Artículos de revistas
Omental adipose tissue is a more suitable source of canine mesenchymal stem cells
BMC Vet Res. 2017; 13: 166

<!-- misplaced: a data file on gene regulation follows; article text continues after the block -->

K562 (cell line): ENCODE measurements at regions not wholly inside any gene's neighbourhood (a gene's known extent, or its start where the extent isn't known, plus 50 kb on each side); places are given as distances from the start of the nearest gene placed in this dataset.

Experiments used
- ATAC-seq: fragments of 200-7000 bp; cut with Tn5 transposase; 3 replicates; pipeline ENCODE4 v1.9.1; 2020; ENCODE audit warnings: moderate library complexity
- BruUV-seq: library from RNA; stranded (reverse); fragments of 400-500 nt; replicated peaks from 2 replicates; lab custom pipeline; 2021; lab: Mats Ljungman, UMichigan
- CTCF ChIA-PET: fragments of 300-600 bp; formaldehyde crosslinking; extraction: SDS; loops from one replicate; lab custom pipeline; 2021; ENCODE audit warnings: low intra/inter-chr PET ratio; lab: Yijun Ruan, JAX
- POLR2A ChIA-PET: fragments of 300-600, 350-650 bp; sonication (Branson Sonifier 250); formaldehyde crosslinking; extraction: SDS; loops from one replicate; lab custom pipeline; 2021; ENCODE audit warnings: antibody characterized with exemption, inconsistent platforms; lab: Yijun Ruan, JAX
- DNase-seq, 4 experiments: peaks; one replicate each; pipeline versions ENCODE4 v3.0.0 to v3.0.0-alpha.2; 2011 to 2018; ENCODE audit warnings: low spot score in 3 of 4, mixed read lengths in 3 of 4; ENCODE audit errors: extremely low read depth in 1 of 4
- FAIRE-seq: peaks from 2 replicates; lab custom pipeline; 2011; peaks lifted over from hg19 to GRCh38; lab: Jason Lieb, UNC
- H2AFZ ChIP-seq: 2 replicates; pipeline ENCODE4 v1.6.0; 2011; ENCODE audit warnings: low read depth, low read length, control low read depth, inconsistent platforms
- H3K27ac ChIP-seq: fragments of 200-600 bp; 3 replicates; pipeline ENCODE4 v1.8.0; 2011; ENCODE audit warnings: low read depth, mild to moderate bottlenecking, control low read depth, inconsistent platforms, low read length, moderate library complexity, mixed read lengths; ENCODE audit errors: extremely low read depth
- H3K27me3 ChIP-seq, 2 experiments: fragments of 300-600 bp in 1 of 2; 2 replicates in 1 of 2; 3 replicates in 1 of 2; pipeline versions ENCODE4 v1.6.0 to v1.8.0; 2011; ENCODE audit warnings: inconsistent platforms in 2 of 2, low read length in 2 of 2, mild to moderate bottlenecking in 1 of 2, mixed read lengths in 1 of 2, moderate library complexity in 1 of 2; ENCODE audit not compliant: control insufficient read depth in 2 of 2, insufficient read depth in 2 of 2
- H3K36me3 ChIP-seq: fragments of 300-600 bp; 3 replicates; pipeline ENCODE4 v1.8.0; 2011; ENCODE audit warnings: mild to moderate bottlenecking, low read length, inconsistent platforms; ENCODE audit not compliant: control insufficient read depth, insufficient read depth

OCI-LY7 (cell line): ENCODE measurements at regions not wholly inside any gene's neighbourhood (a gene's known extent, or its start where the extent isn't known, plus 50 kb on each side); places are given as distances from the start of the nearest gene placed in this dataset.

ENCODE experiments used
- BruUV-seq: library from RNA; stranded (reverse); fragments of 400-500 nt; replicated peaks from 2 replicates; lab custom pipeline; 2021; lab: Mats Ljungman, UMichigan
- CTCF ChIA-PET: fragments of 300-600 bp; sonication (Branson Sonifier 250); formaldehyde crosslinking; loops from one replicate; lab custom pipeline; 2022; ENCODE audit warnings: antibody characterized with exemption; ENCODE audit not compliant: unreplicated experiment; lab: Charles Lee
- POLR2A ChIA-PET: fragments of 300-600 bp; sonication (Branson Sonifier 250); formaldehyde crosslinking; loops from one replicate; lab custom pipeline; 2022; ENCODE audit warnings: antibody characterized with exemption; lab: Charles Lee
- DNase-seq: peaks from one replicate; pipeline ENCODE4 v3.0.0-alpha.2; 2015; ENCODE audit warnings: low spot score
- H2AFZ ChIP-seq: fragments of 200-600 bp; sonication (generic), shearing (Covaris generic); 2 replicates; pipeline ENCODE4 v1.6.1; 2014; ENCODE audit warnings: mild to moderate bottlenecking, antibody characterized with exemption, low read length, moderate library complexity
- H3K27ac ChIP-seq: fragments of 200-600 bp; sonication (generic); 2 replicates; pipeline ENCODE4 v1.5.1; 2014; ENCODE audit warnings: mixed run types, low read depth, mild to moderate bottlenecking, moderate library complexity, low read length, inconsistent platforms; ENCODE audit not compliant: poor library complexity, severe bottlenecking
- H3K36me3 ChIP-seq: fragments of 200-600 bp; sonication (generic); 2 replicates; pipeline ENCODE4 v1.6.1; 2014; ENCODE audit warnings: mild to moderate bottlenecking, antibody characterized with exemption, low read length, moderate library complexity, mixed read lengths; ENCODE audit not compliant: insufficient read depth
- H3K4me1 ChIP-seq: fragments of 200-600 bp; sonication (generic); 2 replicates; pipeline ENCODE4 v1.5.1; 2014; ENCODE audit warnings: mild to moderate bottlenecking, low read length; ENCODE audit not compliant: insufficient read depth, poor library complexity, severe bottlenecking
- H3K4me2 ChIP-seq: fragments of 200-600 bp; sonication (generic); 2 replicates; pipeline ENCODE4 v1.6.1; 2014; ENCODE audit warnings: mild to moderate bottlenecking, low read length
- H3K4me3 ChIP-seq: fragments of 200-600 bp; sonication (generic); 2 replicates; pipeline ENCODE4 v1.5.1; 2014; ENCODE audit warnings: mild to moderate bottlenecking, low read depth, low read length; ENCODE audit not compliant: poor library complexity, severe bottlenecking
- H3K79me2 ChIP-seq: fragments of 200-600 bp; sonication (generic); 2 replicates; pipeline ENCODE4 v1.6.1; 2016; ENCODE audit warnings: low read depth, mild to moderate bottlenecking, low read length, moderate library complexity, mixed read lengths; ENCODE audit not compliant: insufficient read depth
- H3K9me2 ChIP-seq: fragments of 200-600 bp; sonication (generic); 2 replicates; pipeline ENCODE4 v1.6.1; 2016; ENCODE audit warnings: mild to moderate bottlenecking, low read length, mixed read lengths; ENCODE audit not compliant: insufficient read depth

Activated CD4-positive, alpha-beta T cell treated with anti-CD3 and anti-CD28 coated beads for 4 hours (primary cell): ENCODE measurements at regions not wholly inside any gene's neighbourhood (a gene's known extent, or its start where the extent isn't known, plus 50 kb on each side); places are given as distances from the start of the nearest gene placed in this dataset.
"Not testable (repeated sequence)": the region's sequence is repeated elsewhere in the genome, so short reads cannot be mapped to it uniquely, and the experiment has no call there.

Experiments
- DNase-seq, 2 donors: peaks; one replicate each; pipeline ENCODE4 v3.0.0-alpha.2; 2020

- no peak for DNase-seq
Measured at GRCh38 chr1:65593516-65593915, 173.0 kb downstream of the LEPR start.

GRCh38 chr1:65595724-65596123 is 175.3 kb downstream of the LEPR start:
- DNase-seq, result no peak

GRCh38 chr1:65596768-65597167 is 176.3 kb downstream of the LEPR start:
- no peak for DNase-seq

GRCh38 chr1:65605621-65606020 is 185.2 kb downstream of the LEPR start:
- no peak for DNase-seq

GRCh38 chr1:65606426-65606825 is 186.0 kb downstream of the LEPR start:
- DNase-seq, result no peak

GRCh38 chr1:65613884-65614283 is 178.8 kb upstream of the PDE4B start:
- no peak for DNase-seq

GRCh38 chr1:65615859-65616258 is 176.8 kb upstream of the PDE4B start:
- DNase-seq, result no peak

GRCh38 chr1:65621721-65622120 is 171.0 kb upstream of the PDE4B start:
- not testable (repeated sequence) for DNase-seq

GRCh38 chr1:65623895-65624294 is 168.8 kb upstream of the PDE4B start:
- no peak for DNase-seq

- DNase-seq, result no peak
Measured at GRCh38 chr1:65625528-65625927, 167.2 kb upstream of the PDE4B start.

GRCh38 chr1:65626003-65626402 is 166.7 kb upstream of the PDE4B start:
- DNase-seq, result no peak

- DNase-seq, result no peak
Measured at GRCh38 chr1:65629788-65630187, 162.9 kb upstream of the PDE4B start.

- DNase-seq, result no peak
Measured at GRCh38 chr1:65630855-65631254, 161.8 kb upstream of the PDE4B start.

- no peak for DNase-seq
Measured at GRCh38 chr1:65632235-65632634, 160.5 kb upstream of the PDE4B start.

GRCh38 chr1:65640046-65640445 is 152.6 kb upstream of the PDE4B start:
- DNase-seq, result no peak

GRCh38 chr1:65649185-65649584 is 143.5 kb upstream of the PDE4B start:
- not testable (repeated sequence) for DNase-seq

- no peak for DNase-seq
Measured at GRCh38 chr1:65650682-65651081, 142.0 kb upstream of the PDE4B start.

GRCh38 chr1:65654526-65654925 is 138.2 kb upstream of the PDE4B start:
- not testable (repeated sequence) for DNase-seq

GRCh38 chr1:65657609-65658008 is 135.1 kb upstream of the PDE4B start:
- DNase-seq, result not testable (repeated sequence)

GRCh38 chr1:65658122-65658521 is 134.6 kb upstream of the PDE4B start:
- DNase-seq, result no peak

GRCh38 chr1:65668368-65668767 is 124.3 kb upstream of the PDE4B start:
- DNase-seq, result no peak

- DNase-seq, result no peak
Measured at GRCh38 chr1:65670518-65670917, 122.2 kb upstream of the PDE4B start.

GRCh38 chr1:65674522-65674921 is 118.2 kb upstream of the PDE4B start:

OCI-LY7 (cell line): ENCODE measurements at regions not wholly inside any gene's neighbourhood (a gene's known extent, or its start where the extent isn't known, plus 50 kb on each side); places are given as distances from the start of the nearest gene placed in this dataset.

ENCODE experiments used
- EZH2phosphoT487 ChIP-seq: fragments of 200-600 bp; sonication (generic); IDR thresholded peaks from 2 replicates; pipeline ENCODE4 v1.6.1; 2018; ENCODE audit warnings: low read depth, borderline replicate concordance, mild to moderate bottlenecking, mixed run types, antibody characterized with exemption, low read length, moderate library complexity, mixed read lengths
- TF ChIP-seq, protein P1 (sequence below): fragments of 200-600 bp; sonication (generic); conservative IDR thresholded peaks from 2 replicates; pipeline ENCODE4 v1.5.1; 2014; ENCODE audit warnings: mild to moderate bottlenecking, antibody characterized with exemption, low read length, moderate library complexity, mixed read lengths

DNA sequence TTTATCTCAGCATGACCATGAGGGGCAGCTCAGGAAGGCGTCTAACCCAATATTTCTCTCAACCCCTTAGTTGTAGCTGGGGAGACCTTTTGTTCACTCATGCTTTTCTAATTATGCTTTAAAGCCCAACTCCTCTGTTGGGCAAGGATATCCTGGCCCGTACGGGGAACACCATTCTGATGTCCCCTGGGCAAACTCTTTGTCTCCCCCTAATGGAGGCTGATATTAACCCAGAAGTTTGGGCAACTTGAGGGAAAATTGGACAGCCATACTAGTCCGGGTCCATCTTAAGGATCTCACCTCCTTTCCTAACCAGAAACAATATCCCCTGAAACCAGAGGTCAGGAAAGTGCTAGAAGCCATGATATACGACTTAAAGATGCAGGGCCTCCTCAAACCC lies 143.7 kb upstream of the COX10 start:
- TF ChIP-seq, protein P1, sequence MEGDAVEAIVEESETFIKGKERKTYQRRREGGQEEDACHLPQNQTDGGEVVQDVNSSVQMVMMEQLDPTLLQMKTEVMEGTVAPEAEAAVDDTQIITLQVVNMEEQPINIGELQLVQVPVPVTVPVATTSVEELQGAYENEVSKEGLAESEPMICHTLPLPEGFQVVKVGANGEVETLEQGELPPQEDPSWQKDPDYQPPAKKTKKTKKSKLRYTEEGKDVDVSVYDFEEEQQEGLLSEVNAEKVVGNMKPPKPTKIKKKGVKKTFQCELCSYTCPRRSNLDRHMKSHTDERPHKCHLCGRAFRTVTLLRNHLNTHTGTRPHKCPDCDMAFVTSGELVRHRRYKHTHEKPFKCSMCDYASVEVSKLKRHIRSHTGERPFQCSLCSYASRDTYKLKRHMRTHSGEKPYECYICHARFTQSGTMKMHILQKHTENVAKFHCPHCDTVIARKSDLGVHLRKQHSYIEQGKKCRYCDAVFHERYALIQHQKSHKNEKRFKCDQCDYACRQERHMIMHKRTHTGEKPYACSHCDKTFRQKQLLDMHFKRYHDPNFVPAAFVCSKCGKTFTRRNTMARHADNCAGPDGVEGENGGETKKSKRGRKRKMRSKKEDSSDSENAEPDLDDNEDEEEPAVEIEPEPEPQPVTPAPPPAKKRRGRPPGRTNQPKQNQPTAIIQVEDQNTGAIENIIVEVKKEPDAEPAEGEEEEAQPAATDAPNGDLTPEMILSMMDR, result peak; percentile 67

Background: Mesenchymal Stem Cells (MSCs) are a promising therapeutic tool in veterinary medicine. Currently the subcutaneous adipose tissue is the leading source of MSCs in dogs. MSCs derived from distinct fat depots have shown dissimilarities in their accessibility and therapeutic potential. The aims of our work were to determine the suitability of omental adipose tissue as a source of MSCs, according to sampling success, cell yield and paracrine properties of isolated cells, and compared to subcutaneous adipose tissue. Results: While sampling success of omental adipose tissue was 100% (14 collections from14 donors) for subcutaneous adipose tissue it was 71% (10 collections from 14 donors). MSCs could be isolated from both sources. Cell yield was significantly higher for omental than for subcutaneous adipose tissue (38 ± 1 vs. 30 ± 1 CFU-F/g tissue, p < 0.0001). No differences were observed between sources regarding cell proliferation potential (73 ± 1 vs. 74 ± 1 CDPL) and cell senescence (at passage 10, both cultures presented enlarged cells with cytoplasmic vacuoles and cellular debris). Omental- and subcutaneous-derived MSCs expressed at the same level bFGF, PDGF, HGF, VEGF, ANG1 and IL-10. Irrespective of the source, isolated MSCs induced proliferation, migration and vascularization of target cells, and inhibited the activation of T lymphocytes. Conclusion: Compared to subcutaneous adipose tissue, omental adipose tissue is a more suitable source of MSCs in dogs. Since it can be procured from donors with any body condition, its collection procedure is always feasible, its cell yield is high and the MSCs isolated from it have desirable differentiation and paracrine potentials.